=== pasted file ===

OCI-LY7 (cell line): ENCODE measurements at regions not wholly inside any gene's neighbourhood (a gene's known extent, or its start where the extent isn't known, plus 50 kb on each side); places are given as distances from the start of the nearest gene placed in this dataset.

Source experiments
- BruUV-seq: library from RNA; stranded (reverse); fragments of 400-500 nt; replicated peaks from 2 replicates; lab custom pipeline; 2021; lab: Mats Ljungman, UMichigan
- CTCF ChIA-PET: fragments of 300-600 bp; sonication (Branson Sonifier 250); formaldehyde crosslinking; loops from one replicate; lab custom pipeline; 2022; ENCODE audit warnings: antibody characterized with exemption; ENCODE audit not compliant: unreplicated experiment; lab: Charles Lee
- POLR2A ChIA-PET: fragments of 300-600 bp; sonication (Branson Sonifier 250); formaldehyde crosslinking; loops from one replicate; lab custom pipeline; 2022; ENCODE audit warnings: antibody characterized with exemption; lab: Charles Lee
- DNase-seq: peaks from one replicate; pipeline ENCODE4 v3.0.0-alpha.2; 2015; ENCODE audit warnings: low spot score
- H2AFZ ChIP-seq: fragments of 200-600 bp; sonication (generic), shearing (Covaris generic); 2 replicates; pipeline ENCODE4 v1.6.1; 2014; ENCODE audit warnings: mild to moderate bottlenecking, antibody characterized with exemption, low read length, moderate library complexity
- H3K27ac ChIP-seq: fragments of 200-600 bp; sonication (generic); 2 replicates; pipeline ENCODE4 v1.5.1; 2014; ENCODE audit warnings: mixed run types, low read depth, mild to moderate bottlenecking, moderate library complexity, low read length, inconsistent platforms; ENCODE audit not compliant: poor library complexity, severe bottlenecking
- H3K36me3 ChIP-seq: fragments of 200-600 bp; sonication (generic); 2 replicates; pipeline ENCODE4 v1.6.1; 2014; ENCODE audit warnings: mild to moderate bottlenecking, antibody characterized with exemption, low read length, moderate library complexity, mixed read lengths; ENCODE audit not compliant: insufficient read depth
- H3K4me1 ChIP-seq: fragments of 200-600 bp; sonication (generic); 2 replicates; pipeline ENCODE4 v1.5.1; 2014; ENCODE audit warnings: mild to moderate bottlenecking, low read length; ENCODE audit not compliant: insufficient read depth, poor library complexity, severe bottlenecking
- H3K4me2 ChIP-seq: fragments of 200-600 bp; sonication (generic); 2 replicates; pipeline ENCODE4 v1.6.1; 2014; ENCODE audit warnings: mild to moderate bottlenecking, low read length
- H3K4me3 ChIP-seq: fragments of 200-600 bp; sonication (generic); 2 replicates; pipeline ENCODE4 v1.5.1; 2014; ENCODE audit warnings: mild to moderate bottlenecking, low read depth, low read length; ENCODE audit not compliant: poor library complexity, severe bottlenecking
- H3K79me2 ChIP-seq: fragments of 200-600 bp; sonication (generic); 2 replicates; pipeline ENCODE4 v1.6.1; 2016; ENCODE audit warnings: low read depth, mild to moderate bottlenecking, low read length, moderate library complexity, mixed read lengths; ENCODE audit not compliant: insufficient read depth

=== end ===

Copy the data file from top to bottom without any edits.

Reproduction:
OCI-LY7 (cell line): ENCODE measurements at regions not wholly inside any gene's neighbourhood (a gene's known extent, or its start where the extent isn't known, plus 50 kb on each side); places are given as distances from the start of the nearest gene placed in this dataset.

Source experiments
- BruUV-seq: library from RNA; stranded (reverse); fragments of 400-500 nt; replicated peaks from 2 replicates; lab custom pipeline; 2021; lab: Mats Ljungman, UMichigan
- CTCF ChIA-PET: fragments of 300-600 bp; sonication (Branson Sonifier 250); formaldehyde crosslinking; loops from one replicate; lab custom pipeline; 2022; ENCODE audit warnings: antibody characterized with exemption; ENCODE audit not compliant: unreplicated experiment; lab: Charles Lee
- POLR2A ChIA-PET: fragments of 300-600 bp; sonication (Branson Sonifier 250); formaldehyde crosslinking; loops from one replicate; lab custom pipeline; 2022; ENCODE audit warnings: antibody characterized with exemption; lab: Charles Lee
- DNase-seq: peaks from one replicate; pipeline ENCODE4 v3.0.0-alpha.2; 2015; ENCODE audit warnings: low spot score
- H2AFZ ChIP-seq: fragments of 200-600 bp; sonication (generic), shearing (Covaris generic); 2 replicates; pipeline ENCODE4 v1.6.1; 2014; ENCODE audit warnings: mild to moderate bottlenecking, antibody characterized with exemption, low read length, moderate library complexity
- H3K27ac ChIP-seq: fragments of 200-600 bp; sonication (generic); 2 replicates; pipeline ENCODE4 v1.5.1; 2014; ENCODE audit warnings: mixed run types, low read depth, mild to moderate bottlenecking, moderate library complexity, low read length, inconsistent platforms; ENCODE audit not compliant: poor library complexity, severe bottlenecking
- H3K36me3 ChIP-seq: fragments of 200-600 bp; sonication (generic); 2 replicates; pipeline ENCODE4 v1.6.1; 2014; ENCODE audit warnings: mild to moderate bottlenecking, antibody characterized with exemption, low read length, moderate library complexity, mixed read lengths; ENCODE audit not compliant: insufficient read depth
- H3K4me1 ChIP-seq: fragments of 200-600 bp; sonication (generic); 2 replicates; pipeline ENCODE4 v1.5.1; 2014; ENCODE audit warnings: mild to moderate bottlenecking, low read length; ENCODE audit not compliant: insufficient read depth, poor library complexity, severe bottlenecking
- H3K4me2 ChIP-seq: fragments of 200-600 bp; sonication (generic); 2 replicates; pipeline ENCODE4 v1.6.1; 2014; ENCODE audit warnings: mild to moderate bottlenecking, low read length
- H3K4me3 ChIP-seq: fragments of 200-600 bp; sonication (generic); 2 replicates; pipeline ENCODE4 v1.5.1; 2014; ENCODE audit warnings: mild to moderate bottlenecking, low read depth, low read length; ENCODE audit not compliant: poor library complexity, severe bottlenecking
- H3K79me2 ChIP-seq: fragments of 200-600 bp; sonication (generic); 2 replicates; pipeline ENCODE4 v1.6.1; 2016; ENCODE audit warnings: low read depth, mild to moderate bottlenecking, low read length, moderate library complexity, mixed read lengths; ENCODE audit not compliant: insufficient read depth